Hong Kong is suffering through an unbelievable string of bloody mass killings, most associated with Triad activity and the selling of illegal arms. On the side of the criminals is Uncle Hoi, an old school mobster who treats his henchmen and hitmen like family. On the fringes fighting his way in is Johnny Wong, a flashy amoral shark who wants the lucrative gun running racket all to himself. He hopes to accomplish this task by having noted Hoi goon Tony turn on his father-like employer. Little do they know, but this smooth assassin is actually an undercover cop, trying to infiltrate and dismantle the operation from the inside. In addition to this down low lawman is the jazz-loving, unlucky in love time bomb named Tequila. A far too dedicated policeman, this obsessed officer won’t stop until he discovers Wong’s whereabouts, including his cache of arms, and puts a stop to his entire operation once and for all. Naturally, he winds up needing Tony’s help, and the two form an unlikely alliance to destroy the demented criminal once and for all. While one of our heroes may be in too deep to remember what side he’s on, the other is clearly bucking for payback. After all, he’s Hard Boiled, all the way.


Hard Boiled is about as close to genius as an action film can get. When John Woo bid farewell to the entire Hong Kong crime epic (otherwise known as the “Blood Opera”), he did so in a manner that both solidified the genre’s status as cinematic gold, and challenged any and all future filmmakers to do better. Obviously, they have yet to meet such a test, since this undeniable masterpiece of mayhem and machismo stands as, perhaps, the greatest gonzo gun battle bonanza ever made. Anyone who doubted Woo’s unbridled artistry, who thought he was nothing more than a shattered glass and squib loving savant repeating the same well choreographed stunts over and over again must have failed to see his growing acumen behind the lens. From its terrific opening in a typical Chinese teahouse, to a last act blazing ammo spectacle that takes place in a fully functioning hospital (complete with a nursery stocked with infants), this is the work of a man who completely comprehends the needs of his narrative. Whether it’s a random ‘70s freeze frame, the use of some outdated ‘80s synth pop, a sequence of slinky cool jazz, or moments of heart to heart histrionics between masters (mob boss/superintendent) and subordinates (hitmen/cops), Hard Boiled percolates with enough pulp potency to make dozens of derivative crime capers blush in abject embarrassment.

This is definitely cinema as a culmination, since Woo is rehashing themes he explored in the Better Tomorrow films as well as in The Killer. But since he had glorified the underworld in his previous efforts, he wanted to make one for “the good guys”, and thus we have this twisted buddy picture in which two valiant officers working different sides of the street conspire to take down a Don who has apparently seen one too many episodes of Miami Vice, considering his wardrobe. There’s a lot of talk about honor and face, vengeance denied and restrictive rules busted wide open. Though Chow-Yun Fat is the rogue element here, playing a policeman who won’t rest until a gun running ring is stopped, its Tony Leung who constantly captures our eye. We know Fat is a badass, but Leung is all over the map, from conscientious hitman to misguided psycho, and many layers in between. As a hero, Chow chews gum and kicks butt. As an almost anti-hero, Tony is terrific, keeping us guessing over his loyalties until almost the very end. Like Sam Raimi before him, Woo gets the decided (dis)honor of being so imitated and copied that his original vision can appear practically clichéd. But when you experience the real deal, the kinetic kick is overpowering. Hard Boiled is not only a great genre effort, it’s a great movie, period. Anyone who wants to argue that better be loaded for bear and ready to rumble.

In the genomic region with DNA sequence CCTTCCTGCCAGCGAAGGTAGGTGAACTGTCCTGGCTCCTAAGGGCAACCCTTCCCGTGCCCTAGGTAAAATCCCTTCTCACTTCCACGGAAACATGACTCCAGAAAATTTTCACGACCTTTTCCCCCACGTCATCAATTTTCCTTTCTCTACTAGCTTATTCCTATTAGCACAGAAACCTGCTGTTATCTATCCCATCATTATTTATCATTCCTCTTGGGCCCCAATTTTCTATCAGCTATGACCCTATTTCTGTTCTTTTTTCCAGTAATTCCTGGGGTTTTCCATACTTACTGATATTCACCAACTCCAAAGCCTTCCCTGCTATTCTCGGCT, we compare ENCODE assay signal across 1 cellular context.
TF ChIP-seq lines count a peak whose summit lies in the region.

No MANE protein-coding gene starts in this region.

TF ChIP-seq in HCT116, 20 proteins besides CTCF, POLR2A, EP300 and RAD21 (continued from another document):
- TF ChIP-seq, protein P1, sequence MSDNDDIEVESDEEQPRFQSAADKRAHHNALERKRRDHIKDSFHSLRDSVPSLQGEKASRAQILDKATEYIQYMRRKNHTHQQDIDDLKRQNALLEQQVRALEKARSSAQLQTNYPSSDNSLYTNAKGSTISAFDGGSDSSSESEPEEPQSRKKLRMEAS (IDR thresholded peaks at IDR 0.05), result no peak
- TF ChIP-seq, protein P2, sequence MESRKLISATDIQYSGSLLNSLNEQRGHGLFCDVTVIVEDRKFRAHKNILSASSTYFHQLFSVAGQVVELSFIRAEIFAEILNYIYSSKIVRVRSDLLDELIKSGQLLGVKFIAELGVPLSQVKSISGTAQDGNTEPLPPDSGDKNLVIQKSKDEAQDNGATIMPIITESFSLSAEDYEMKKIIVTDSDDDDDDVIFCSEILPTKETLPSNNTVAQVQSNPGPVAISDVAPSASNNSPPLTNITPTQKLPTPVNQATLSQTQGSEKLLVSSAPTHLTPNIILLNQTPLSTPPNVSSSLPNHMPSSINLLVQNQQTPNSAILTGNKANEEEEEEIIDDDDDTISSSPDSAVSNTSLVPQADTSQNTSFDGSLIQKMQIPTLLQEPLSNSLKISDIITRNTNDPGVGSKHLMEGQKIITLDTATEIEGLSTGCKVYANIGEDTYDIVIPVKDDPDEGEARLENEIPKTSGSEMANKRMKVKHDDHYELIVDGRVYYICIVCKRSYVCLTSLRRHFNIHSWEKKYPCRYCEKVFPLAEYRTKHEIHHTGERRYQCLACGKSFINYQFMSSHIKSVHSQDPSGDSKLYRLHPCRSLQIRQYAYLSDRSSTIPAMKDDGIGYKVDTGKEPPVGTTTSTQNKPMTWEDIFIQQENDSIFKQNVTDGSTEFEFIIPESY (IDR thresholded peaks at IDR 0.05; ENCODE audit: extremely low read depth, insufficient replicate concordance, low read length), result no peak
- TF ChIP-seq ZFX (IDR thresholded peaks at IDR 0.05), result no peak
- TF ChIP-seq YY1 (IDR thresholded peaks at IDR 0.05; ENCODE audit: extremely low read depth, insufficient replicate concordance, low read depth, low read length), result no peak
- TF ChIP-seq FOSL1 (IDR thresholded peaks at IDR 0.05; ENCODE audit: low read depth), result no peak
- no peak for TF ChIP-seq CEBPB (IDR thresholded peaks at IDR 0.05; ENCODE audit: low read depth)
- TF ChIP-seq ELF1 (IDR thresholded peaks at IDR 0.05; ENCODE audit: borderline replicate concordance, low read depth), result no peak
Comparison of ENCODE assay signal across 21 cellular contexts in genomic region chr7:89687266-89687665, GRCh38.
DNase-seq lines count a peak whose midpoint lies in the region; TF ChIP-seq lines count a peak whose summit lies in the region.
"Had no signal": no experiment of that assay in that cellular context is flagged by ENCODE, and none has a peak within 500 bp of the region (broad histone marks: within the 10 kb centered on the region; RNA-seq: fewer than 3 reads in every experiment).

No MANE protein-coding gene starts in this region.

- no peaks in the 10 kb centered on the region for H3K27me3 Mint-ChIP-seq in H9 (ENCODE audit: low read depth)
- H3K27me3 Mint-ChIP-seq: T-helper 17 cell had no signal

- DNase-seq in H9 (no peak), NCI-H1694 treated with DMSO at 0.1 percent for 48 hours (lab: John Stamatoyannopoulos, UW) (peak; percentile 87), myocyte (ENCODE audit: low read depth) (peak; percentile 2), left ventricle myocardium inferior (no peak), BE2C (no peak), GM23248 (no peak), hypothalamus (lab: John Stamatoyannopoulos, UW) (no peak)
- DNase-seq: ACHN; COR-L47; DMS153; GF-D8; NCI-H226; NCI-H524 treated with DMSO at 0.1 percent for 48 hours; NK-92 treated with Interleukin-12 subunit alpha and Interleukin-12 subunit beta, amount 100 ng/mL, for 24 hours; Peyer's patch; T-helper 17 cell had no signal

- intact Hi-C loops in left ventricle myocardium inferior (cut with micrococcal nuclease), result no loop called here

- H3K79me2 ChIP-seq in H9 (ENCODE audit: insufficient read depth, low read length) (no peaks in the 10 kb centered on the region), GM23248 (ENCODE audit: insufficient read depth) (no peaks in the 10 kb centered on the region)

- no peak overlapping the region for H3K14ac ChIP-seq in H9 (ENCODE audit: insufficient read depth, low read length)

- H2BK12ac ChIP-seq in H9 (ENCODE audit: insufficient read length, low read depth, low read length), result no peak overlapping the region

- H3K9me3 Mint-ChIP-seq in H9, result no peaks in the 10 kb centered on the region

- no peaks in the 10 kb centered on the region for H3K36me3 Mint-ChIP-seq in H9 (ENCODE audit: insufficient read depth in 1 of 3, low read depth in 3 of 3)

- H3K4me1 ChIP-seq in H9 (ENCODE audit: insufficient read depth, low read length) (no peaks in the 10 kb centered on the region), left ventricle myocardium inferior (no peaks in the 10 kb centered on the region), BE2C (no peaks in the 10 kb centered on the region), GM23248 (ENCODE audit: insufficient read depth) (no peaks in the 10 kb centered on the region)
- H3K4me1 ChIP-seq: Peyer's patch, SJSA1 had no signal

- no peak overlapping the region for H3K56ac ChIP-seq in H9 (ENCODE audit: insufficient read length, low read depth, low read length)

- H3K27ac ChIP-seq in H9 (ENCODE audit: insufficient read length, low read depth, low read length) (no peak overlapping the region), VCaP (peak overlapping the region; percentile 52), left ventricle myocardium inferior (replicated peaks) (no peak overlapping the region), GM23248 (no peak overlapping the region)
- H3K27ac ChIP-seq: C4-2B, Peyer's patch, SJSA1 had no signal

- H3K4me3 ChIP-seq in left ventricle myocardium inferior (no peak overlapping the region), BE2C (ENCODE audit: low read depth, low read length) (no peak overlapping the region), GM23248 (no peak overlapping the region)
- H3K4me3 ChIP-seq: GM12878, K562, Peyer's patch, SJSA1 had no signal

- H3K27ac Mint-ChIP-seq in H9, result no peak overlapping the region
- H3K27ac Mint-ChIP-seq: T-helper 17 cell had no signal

In the case of both films, Dragon Dynasty does such an amazing job with the digital presentation and image transfer. Both movies show some signs of age, but that’s obviously a source situation, not the fault of some remastering engineer. Indeed, fans wondering if Hard Boiled’s print is preferable to the long OOP Criterion version, the answer is a secure “Yes”. It has never looked this clean and clear, (even though some sites have argued over aspect ratio issues). And since Last Hurrah is a real unknown quantity, its offering is an optical revelation. Both DVDs deliver stellar added content, including commentaries, interviews and production documentaries. They illustrate how hard it was to achieve Woo’s uber-violent designs, and how tirelessly he worked with his actors to achieve both realism and a sense of resplendence. As more of his older movies are released, it is possible this master of the Hong Kong crime film will develop a more well-rounded reputation. But if all he had to rely on were these two films, Woo would have nothing to worry about. Both Last Hurrah for Chivalry and Hard Boiled represent to the best of the best.


 


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Wednesday, Aug 1, 2007

Renowned director Ingmar Bergman created some of the greatest films ever made, influencing directors ranging from Woody Allen to Akira Kurosawa to Chan-wook Park. His films often dissect the abstract ideas of life, death, and faith. Unlike many directors, Bergman expressed these ideas directly. For example, in The Seventh Seal, death actually exists as a person whom the other characters interact with. In his lifetime, he was nominated for nine Academy Awards, won seven awards at Cannes Film Festival, and received the Irving G. Thalberg Memorial Award. Although he did not make any films after Fanny and Alexander (1982), he leaves behind many cinematic masterpieces and will be missed by all.


An interview with Ingmar Bergman: